SoftBank Group posted a loss of $1.3bn on its unexpected diversification into trading of listed technology stocks using a war chest amassed in a pandemic-driven flurry of asset sales.
However, the Japanese conglomerate turned a $6bn net profit for the July to September quarter, helped by fresh signs of recovery at its $100bn Vision Fund since the WeWork debacle.
Monday’s results were SoftBank’s first since the Financial Times revealed in early September that the technology group led by Masayoshi Son was the “Nasdaq whale” behind the purchase of billions of dollars’ worth of US equity derivatives that stoked a rally in big US tech stocks.
Its loss on publicly traded tech shares came even as SoftBank said that as of the end of September, the Vision Fund’s $75bn investment in 83 start-ups was worth $76.4bn.
The gain was driven partly by the fund’s investment in KE Holdings, the owner of online property platform Beike Zhaofang, which raised about $2bn in August in the biggest Chinese listing in the US in two years. Its share price has since risen 278 per cent from its initial public offering price.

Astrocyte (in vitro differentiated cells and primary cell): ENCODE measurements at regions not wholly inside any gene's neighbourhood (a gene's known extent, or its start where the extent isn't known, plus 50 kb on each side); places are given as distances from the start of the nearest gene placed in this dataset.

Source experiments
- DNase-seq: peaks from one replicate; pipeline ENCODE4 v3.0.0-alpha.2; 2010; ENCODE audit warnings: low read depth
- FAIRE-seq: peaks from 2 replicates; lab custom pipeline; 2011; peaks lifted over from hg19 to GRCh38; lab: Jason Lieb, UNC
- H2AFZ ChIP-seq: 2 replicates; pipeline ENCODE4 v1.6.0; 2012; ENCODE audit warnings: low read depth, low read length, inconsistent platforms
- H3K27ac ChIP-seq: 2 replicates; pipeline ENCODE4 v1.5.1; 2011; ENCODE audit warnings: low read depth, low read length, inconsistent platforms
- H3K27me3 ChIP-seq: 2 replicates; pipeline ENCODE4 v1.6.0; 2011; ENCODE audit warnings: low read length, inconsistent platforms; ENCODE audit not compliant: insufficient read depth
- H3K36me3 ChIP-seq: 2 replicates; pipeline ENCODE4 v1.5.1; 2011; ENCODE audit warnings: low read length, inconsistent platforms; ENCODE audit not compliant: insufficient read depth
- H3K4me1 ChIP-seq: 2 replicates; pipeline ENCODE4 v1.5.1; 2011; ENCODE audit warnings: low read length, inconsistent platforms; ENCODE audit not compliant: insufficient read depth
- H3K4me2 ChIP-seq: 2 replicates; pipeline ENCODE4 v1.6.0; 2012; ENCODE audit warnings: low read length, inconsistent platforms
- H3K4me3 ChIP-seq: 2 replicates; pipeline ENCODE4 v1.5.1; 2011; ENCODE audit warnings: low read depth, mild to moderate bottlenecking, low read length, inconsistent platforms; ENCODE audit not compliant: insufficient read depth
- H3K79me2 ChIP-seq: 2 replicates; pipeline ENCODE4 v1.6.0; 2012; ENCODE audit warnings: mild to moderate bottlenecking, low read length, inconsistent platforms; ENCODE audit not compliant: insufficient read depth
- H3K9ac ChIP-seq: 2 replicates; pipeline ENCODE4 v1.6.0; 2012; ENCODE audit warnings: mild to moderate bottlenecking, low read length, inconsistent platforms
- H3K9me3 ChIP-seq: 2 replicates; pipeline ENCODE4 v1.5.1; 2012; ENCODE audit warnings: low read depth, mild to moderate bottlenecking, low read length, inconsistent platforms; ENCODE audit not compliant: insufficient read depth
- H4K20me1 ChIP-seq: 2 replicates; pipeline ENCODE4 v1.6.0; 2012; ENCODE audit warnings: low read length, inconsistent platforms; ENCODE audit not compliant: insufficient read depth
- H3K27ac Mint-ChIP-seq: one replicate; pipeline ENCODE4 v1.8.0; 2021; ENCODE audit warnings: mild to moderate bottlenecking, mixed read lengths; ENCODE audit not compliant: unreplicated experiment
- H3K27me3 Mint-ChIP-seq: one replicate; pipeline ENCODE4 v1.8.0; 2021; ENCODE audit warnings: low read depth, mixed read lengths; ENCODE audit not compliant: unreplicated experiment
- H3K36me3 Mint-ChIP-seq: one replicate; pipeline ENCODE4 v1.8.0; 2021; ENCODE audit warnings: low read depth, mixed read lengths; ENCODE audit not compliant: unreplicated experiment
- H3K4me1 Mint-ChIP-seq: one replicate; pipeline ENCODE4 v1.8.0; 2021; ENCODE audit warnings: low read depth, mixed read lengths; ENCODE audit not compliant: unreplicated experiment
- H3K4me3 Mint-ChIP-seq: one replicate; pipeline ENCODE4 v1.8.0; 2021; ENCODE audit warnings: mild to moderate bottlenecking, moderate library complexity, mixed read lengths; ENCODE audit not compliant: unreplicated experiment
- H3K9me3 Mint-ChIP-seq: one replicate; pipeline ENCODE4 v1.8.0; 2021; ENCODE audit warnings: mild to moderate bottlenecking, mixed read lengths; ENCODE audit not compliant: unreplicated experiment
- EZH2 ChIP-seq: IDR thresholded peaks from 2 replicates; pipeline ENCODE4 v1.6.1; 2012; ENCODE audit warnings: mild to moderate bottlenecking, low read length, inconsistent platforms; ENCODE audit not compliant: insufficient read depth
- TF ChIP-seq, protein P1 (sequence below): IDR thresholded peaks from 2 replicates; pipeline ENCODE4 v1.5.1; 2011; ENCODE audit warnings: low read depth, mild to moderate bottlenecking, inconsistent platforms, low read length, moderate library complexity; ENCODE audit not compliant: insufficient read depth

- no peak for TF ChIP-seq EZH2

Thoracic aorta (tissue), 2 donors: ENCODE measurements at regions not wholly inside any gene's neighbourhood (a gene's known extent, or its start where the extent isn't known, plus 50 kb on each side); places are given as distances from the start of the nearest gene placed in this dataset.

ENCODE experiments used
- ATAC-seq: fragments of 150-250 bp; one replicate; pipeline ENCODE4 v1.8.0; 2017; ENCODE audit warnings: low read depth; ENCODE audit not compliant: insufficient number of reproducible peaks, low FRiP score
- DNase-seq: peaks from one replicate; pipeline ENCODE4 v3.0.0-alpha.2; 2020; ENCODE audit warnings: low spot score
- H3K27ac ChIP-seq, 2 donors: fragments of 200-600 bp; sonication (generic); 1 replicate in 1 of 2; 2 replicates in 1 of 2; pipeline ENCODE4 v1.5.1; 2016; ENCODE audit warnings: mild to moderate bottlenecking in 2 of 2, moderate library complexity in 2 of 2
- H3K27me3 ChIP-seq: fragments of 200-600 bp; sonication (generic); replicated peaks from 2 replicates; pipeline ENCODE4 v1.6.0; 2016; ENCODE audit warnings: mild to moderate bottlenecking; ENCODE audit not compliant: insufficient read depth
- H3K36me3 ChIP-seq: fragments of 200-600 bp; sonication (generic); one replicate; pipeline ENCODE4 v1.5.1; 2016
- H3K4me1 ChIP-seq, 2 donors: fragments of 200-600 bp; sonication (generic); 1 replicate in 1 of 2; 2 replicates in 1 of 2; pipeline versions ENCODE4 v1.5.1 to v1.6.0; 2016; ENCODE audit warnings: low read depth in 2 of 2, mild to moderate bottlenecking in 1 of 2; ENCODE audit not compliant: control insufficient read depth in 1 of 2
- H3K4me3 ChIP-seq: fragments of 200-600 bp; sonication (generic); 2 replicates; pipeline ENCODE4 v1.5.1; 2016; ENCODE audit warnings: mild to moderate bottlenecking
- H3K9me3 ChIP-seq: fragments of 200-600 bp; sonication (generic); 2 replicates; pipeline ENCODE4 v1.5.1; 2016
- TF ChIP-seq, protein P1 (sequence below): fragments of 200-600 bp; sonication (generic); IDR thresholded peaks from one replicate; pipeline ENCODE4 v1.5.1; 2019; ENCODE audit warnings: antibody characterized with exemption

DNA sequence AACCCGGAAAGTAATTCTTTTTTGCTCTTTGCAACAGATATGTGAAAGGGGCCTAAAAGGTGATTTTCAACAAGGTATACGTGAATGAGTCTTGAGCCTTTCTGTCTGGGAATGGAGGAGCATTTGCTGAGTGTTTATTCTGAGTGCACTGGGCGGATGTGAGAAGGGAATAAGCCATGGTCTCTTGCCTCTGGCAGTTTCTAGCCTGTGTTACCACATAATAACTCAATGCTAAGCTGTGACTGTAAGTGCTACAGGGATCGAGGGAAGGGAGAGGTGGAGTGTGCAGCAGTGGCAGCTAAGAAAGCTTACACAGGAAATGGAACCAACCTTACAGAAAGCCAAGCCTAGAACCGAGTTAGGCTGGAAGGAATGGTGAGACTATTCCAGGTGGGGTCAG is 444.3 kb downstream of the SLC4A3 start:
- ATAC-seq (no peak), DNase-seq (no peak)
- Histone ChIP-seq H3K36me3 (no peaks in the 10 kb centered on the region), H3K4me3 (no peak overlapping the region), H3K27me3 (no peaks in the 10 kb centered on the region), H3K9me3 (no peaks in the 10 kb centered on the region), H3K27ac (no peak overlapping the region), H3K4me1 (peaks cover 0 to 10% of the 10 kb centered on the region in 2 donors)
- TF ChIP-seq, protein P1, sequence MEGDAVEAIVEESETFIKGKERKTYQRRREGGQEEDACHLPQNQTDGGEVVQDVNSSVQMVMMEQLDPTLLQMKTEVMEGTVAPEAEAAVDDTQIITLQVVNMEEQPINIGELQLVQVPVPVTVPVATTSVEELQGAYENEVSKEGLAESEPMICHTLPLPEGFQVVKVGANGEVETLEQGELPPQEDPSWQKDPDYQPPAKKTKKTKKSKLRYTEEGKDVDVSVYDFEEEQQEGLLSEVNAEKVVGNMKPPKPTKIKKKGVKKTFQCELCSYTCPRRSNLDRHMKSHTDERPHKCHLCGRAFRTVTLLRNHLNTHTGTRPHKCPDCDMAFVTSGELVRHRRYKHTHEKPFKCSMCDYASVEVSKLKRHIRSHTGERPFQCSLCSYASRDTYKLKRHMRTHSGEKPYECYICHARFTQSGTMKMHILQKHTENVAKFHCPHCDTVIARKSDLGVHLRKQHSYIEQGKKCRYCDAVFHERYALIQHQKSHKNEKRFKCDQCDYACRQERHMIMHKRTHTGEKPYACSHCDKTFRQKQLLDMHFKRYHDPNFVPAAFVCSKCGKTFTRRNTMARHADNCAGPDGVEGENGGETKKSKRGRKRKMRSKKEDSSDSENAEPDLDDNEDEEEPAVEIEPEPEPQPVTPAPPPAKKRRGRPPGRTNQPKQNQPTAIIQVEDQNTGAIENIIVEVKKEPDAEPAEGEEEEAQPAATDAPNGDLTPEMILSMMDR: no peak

For the three months through September, SoftBank Group posted a net profit of ¥627.5bn ($6bn), well above analyst forecasts of a net profit of ¥150.3bn, according to S&P Global Market Intelligence, helped by a global rally in tech stocks. It compared with a net loss of ¥700.2bn a year earlier and a profit of ¥1.25tn in the previous quarter.
Since the coronavirus-driven market turmoil in March, SoftBank has sold about $90bn of its holdings including stakes in T-Mobile, Alibaba and its domestic mobile business. That helped boost its cash position to ¥5.1tn as of end-September, from ¥3.3tn at end-March. The group also recently agreed to sell UK chip designer Arm for as much as $40bn to US chip group Nvidia.
Using some of that money, which initially was planned to buy back shares and reduce debt, SoftBank has since — through an asset management arm using some of Mr Son’s capital — invested $17bn in stocks such as Amazon, Alphabet and Facebook, and about $2.7bn worth in equity derivatives.
Shares in SoftBank rose 5 per cent on Monday ahead of the results, which came out after the Tokyo market closed. The stock is up 48 per cent for the year.
However, analysts said SoftBank still trades at a discount to the value of its holdings as investors remain nervous about the hidden risks in its investment strategy.